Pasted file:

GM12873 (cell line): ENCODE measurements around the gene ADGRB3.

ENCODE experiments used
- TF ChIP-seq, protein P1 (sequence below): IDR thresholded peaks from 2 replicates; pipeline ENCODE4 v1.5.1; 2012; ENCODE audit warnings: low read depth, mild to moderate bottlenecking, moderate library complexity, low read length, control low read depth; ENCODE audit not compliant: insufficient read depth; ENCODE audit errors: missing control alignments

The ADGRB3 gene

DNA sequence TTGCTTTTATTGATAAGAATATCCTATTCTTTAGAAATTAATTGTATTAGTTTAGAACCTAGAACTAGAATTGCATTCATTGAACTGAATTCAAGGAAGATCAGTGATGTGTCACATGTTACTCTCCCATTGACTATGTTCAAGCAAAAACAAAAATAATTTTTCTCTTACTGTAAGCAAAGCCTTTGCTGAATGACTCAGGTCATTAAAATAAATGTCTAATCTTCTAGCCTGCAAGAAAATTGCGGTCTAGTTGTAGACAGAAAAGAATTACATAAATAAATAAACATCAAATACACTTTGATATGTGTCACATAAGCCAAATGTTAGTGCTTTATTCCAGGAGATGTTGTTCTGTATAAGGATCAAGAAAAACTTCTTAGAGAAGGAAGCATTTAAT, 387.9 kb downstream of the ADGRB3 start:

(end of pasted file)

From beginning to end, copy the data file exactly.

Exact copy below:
GM12873 (cell line): ENCODE measurements around the gene ADGRB3.

ENCODE experiments used
- TF ChIP-seq, protein P1 (sequence below): IDR thresholded peaks from 2 replicates; pipeline ENCODE4 v1.5.1; 2012; ENCODE audit warnings: low read depth, mild to moderate bottlenecking, moderate library complexity, low read length, control low read depth; ENCODE audit not compliant: insufficient read depth; ENCODE audit errors: missing control alignments

The ADGRB3 gene

DNA sequence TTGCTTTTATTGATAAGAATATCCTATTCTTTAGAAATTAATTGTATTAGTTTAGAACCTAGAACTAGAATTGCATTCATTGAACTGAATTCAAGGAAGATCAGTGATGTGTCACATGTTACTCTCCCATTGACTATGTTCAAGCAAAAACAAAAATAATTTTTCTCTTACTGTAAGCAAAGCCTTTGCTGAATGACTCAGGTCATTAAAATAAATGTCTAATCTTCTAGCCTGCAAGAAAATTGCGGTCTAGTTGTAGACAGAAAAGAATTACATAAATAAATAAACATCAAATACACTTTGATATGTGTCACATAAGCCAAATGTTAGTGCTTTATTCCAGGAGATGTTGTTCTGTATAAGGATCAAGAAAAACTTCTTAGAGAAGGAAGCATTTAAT, 387.9 kb downstream of the ADGRB3 start: